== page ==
cover image Fields of Blood: Religion and the History of Violence

Fields of Blood: Religion and the History of Violence

Karen Armstrong. Knopf, $30 (528p) ISBN 978-0307957047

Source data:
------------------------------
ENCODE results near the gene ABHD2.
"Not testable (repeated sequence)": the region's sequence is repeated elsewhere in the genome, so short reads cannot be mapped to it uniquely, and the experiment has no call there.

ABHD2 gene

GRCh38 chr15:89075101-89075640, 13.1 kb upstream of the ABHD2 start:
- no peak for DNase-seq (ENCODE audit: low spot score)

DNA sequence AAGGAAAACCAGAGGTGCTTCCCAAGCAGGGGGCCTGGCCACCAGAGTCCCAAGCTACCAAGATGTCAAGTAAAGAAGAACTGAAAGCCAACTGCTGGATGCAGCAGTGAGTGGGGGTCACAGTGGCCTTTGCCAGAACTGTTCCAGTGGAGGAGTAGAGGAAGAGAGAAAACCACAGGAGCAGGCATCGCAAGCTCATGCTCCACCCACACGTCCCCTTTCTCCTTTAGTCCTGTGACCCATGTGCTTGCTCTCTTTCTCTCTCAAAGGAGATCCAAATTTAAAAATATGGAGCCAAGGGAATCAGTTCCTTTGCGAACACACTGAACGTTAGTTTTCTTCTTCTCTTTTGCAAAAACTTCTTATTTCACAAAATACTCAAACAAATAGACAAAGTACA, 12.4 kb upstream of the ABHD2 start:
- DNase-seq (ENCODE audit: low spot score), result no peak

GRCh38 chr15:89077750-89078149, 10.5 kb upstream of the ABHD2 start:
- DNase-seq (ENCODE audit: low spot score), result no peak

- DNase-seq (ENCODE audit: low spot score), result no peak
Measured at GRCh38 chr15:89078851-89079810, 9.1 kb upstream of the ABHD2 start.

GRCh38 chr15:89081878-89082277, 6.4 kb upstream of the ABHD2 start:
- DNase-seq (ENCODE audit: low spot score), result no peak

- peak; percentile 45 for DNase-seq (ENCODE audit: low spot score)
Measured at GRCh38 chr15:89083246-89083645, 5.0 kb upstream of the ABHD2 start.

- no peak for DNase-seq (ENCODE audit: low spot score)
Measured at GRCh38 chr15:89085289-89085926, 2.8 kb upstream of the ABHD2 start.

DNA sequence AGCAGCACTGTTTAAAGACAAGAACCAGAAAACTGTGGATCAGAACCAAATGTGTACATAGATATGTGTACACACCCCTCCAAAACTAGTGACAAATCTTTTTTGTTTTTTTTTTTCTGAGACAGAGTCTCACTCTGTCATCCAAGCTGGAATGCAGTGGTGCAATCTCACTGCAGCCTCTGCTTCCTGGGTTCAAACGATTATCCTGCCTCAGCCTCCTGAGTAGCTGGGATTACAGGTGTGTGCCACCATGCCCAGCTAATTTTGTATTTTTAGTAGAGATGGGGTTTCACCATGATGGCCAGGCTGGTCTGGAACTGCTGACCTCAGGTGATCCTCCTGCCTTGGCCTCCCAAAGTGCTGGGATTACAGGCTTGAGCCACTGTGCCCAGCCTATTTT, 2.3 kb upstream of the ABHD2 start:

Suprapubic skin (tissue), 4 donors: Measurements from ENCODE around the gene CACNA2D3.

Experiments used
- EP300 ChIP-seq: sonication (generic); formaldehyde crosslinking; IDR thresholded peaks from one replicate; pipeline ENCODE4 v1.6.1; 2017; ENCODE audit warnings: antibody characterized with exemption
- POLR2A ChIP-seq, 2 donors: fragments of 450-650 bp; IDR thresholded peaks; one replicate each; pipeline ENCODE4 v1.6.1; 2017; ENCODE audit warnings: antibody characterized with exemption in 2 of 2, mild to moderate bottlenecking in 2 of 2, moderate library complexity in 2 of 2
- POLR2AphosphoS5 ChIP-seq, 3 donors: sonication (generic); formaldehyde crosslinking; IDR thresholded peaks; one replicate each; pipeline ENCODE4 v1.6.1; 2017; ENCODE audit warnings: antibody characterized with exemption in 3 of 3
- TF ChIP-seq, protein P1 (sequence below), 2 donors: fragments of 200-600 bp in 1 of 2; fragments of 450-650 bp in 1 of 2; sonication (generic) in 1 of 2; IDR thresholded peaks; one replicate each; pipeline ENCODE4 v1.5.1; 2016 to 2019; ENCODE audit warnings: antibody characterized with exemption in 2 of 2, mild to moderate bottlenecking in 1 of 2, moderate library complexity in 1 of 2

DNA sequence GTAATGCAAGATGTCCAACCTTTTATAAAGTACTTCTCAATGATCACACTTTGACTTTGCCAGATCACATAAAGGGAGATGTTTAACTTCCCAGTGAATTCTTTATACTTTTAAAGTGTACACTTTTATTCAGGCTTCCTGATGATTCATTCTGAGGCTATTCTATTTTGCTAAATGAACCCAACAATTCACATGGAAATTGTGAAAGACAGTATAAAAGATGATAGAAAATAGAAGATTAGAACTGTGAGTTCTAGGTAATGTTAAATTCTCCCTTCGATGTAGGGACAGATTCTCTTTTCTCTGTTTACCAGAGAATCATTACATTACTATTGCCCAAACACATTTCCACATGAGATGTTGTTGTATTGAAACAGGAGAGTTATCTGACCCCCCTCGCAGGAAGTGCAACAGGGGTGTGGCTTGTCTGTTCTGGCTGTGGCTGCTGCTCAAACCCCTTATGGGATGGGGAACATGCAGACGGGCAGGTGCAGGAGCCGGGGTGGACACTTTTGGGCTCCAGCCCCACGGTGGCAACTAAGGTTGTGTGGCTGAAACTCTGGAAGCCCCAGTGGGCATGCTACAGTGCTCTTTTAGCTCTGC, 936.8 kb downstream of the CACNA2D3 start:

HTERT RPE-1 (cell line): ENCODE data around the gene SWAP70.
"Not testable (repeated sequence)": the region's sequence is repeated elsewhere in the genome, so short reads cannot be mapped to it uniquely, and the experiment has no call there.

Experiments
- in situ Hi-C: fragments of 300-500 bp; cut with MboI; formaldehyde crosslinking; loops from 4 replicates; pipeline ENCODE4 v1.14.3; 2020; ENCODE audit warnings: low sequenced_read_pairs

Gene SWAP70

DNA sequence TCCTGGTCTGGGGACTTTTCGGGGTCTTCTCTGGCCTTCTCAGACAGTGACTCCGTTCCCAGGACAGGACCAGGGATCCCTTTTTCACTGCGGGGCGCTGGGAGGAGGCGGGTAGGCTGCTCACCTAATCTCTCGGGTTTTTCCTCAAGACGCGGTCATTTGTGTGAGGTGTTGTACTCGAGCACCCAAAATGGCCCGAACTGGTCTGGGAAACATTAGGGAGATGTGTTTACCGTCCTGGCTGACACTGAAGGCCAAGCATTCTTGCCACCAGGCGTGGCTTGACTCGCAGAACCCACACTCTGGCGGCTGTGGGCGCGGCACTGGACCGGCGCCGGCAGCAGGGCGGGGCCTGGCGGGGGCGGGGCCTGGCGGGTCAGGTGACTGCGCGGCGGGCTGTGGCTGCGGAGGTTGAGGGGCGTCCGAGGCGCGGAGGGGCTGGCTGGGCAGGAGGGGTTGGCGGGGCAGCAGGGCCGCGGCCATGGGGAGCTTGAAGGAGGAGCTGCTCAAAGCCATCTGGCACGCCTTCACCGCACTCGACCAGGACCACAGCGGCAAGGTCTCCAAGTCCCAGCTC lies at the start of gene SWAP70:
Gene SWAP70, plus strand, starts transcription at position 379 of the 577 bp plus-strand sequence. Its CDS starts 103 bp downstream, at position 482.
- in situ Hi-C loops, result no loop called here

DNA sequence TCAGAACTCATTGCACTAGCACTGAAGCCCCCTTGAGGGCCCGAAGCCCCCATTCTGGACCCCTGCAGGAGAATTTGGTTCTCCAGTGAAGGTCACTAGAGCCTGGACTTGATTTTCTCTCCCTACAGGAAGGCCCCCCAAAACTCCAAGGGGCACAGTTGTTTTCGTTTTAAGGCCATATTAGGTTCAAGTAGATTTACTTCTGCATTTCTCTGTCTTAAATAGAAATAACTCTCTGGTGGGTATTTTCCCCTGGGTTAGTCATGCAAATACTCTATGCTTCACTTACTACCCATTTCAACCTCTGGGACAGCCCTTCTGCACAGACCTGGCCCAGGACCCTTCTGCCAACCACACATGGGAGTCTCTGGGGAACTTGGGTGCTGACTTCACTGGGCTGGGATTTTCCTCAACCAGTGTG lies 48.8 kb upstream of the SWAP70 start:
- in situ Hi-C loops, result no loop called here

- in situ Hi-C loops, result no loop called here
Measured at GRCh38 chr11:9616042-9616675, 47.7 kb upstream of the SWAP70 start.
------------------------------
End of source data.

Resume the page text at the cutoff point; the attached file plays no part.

Bracing as ever, Armstrong (The Case for God) sweeps through religious history around the globe and over 4,000 years to explain the yoking of religion and violence and to elucidate the ways in which religion has also been used to counter violence. She goes back to the beginnings of human social organization and into the human brain itself to explain the origins of social structural violence as humans moved from egalitarian hunter-gatherer societies into more socially stratified agrarian cultures that produced enough surplus to fight over, and violent myths that justified conflict. From there she reads sacred texts of numerous cultures to find their contradictions: they portray and justify but they also strive to check it. Ahimsa (nonviolence) is an ancient Indian concept; Israel’s prophets thundered against its kings; Christianity turned its other cheek but also mounted Crusades. She relates—at length—contemporary terrorism to politics and regional histories: “As an inspiration for terrorism... nationalism has been far more productive than religion.” The comparative nature of her inquiry is refreshing, and it’s supported by 80 pages of footnotes and bibliography. Provocative and supremely readable. Announced first printing of 150,000. (Oct.)